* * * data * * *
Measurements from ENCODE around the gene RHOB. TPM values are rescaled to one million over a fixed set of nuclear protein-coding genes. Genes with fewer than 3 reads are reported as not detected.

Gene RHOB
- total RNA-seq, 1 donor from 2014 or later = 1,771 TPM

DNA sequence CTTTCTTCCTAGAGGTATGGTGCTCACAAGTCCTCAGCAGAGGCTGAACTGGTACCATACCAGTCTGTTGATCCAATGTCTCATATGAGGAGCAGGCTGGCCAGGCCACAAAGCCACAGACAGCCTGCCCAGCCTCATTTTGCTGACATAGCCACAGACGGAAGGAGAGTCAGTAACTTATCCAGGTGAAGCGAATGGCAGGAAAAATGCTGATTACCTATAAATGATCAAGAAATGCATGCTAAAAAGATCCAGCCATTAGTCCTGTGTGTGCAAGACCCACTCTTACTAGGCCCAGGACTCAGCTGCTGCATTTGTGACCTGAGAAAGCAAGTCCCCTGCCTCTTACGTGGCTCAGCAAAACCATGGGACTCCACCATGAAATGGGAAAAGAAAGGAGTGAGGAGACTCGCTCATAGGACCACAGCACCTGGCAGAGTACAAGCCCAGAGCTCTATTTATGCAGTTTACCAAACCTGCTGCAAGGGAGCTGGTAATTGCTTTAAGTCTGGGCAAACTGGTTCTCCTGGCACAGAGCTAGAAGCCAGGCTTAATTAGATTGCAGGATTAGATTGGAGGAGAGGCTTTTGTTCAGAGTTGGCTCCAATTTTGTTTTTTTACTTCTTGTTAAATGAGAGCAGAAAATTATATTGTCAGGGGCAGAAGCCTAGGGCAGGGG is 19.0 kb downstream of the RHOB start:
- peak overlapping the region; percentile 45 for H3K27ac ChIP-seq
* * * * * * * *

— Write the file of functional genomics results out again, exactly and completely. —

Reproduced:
Measurements from ENCODE around the gene RHOB. TPM values are rescaled to one million over a fixed set of nuclear protein-coding genes. Genes with fewer than 3 reads are reported as not detected.

Gene RHOB
- total RNA-seq, 1 donor from 2014 or later = 1,771 TPM

DNA sequence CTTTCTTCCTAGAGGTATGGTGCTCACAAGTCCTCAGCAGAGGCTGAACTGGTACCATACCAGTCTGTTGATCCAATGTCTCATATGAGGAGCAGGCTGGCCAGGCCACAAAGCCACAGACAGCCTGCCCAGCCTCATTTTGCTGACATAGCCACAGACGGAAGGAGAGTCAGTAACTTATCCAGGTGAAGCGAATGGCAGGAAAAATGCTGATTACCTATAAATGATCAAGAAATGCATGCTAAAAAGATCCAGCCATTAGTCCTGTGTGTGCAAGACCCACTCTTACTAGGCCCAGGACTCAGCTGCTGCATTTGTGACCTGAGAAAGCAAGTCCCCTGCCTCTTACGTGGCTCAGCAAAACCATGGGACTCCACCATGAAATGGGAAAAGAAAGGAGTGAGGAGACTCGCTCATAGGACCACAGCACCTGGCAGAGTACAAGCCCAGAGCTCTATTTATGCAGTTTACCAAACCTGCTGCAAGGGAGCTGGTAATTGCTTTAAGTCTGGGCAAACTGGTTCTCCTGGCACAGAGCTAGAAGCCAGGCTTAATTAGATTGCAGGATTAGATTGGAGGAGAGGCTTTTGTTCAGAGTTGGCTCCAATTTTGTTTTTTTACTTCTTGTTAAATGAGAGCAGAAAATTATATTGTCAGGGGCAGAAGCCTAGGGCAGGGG is 19.0 kb downstream of the RHOB start:
- peak overlapping the region; percentile 45 for H3K27ac ChIP-seq